One day, there was an honorable and dignified woman who received two marriage proposals. One proposal was from Imam Husayn ibn Ali, the grandson of the Prophet Muhammad (may God’s blessings and peace be upon him). He was described to be the “master of the youth of paradise” by the Prophet and was known to be humble and pious. The other proposal was from Yazid ibn Muwaiya, a tyrant according to respected historians.
A messenger carried the news to the woman. She heard the two proposals and asked the messenger, “What do you think of these proposals?” The man replied, “If you want this world, then marry Yazid ibn Muwaiya. If you want the next world, then marry Husayn ibn Ali. And if you don’t want this world or the next, I’m here to marry you.”
This comical parable begs a serious question: What world are we living for? For believers, it seems straightforward — of course we’re living for God, we’re cultivating every act for the Hereafter. But, as many believers know, it’s not that easy.
One reason is that we live in a capitalistic society that worships the dollar over love. Capitalism, psychically and spiritually, pressures us to solely chase after the hedonistic and individualistic résumé virtues. As David Brooks puts it — and, in the process, neglect the soul. It’s hard to think about the next world when we’re consumed on just getting that job or just getting into that top school. It’s hard to think about the Hereafter when people around you are “making it.” When they get that big bonus or sell that company. Kudos to them, of course.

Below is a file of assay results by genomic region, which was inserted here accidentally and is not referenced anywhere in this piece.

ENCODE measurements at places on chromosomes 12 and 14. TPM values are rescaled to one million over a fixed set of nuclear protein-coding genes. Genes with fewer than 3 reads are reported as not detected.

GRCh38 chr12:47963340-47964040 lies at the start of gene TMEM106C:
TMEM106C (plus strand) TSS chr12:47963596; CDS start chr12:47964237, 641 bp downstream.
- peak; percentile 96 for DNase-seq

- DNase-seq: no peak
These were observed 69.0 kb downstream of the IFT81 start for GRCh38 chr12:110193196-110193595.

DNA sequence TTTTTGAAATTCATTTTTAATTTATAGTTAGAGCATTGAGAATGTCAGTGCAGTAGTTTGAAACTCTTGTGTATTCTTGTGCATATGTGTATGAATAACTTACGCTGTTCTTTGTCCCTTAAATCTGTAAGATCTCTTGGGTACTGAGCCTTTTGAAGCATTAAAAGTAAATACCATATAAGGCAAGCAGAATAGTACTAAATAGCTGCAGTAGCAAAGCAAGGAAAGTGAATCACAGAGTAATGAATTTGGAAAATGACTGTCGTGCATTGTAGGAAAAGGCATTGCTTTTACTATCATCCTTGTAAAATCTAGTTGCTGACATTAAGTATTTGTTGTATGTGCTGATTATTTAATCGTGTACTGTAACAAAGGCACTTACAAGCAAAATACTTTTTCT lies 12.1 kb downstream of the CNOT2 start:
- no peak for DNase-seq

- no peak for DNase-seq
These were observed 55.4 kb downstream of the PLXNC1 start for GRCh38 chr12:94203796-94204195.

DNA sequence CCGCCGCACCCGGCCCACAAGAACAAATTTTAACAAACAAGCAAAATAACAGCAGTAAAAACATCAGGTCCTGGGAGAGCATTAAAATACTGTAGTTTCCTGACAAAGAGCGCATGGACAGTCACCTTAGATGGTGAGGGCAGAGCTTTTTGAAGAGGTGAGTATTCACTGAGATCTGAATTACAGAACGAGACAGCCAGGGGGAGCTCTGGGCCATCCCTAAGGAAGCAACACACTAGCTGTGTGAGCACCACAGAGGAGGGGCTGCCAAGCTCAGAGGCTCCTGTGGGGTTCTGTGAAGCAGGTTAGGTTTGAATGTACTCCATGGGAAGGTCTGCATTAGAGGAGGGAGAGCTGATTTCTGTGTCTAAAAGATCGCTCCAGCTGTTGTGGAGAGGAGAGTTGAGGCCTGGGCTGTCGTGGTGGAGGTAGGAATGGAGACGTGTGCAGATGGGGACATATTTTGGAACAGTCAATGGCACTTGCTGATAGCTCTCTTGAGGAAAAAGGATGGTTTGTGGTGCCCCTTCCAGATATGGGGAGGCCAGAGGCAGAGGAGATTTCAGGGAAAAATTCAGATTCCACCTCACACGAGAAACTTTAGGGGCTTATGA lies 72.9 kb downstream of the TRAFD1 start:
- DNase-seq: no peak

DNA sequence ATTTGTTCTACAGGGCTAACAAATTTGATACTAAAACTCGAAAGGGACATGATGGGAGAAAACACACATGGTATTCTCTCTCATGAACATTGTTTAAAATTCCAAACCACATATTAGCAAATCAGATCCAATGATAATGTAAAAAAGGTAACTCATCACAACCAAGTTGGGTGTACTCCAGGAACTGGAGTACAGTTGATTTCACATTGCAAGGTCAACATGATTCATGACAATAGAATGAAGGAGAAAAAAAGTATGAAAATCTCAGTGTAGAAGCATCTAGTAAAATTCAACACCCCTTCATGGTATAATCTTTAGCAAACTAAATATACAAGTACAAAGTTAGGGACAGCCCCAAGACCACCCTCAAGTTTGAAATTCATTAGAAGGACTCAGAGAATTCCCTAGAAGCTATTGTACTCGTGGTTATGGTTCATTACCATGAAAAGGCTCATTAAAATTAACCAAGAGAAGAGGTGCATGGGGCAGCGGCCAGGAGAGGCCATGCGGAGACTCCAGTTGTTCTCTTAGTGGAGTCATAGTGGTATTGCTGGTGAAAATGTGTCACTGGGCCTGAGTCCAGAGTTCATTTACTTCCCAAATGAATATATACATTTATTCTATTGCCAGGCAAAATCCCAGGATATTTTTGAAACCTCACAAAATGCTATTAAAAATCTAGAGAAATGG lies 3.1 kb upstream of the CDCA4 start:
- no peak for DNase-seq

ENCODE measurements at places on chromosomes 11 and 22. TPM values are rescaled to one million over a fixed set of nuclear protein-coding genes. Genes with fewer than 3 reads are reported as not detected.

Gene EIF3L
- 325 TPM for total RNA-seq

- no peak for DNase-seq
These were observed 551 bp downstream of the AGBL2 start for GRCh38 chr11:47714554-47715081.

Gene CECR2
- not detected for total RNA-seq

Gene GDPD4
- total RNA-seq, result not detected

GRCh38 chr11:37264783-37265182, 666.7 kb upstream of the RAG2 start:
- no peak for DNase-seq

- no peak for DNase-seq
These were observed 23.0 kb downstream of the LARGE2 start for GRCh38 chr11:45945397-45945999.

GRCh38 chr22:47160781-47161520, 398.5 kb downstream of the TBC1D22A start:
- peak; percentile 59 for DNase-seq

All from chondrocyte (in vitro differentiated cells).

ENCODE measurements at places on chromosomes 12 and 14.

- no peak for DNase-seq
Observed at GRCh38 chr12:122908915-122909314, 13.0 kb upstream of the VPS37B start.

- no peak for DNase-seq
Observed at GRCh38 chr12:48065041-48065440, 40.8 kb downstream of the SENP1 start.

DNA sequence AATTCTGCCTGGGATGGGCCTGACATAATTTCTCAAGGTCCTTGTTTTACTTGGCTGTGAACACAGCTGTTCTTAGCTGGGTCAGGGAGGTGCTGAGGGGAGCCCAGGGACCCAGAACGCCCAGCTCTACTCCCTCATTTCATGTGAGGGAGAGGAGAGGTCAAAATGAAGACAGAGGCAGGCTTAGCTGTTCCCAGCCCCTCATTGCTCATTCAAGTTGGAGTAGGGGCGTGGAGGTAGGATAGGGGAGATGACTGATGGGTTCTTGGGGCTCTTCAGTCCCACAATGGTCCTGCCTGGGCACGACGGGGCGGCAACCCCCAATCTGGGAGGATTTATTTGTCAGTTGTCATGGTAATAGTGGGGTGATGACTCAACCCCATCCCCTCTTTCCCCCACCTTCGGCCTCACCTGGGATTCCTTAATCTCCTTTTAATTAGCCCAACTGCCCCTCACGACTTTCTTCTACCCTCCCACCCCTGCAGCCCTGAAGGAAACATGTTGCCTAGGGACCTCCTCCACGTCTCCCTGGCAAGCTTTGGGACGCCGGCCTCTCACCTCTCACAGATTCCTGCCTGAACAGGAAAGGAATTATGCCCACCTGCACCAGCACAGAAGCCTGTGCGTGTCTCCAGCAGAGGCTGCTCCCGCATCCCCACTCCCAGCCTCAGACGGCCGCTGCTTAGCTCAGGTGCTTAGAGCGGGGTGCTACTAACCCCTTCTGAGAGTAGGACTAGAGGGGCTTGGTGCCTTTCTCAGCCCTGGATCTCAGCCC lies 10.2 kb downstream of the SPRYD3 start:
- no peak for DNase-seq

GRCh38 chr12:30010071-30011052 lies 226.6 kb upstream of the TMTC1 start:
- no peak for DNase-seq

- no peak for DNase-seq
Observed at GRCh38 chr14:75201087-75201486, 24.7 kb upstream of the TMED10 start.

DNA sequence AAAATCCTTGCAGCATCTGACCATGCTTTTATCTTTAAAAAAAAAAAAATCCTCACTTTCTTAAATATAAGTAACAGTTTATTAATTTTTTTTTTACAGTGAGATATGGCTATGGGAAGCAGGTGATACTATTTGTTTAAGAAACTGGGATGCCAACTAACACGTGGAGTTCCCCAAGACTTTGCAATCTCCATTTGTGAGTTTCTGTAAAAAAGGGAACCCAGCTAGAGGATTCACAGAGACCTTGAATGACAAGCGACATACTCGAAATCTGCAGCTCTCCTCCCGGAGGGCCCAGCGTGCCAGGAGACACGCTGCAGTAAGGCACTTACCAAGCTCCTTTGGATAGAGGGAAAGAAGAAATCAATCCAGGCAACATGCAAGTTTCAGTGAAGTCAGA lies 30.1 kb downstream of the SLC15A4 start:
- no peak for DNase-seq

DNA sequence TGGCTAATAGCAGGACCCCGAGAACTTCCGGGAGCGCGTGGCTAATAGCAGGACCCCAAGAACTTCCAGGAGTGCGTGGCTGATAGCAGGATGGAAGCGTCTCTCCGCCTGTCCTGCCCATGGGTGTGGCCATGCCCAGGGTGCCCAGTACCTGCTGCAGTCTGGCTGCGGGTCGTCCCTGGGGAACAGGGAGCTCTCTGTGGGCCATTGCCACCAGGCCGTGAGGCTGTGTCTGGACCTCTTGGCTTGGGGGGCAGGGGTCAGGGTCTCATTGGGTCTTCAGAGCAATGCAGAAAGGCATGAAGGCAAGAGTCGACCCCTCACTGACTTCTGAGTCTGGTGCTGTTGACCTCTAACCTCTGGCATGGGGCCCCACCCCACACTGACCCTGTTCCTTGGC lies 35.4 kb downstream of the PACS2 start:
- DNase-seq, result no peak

Another reason may be metaphysical. In Surat Al-Balad (90:4), God says, “Certainly, we have created man to struggle.” Cleary, our spiritual nourishment is not solely dependent on our economic system, although it very well may play a role. But, in any event, humans have a proclivity to struggle, to be challenged in finding peace. It’s part and parcel of being human.
But then what?
Of course, after Ramadan is over you can forget your being because we all know that accomplishment supersedes everything else. Ha! Sarcasm aside, the celebrated Professor Seyyed Hossein Nasr says it best: This month of Ramadan we are guests of God and in the other eleven months, we must make God the guest of our hearts.
Every believer has a personal journey in maintaining their spiritual health in a world that is filled with distractions. But, the victorious are those who shun the puppets in the cave — as described in Plato’s Republic — and make God the King of their heart. They live and breathe for Him. They choose Him. So, yes, Ramadan is a month of spiritual cleansing, but it is also an opportunity for us to decide how we want to live, what we want to live for and for whom.
This doesn’t mean that you go into some cave and neglect the world. Rather, it’s an opportunity for us to re-evaluate our intentions and decisions and whether they conflict with the reality of the Hereafter.
This is what the honored woman had to do when choosing a husband. Did she want this world or the next? Or did she want both — does it have to be mutually exclusive? That’s a philosophical discussion for another time. But, at the end of the day, she chose Imam Husayn, the grandson of the Prophet (may God’s blessings and peace be upon him). She chose the next world.
God knows best, but she probably got it.
Sohayle Sizar is the founder of the Bring on the Books Foundation, which has donated over 70,000 books to underserved students in the nation. Currently, Sohayle is the CEO of “Luminaries,” a mobile platform that connects people to individuals who emanate light (luminariesapp.com). In the past, Sohayle has worked on Muslim intra-faith dialogue at Georgetown University. He was also a fellow at Princeton University and an Ariane de Rothschild Fellow at Cornell and Cambridge University, which enabled him to build bridges between Jews and Muslims vested in social enterprise ventures.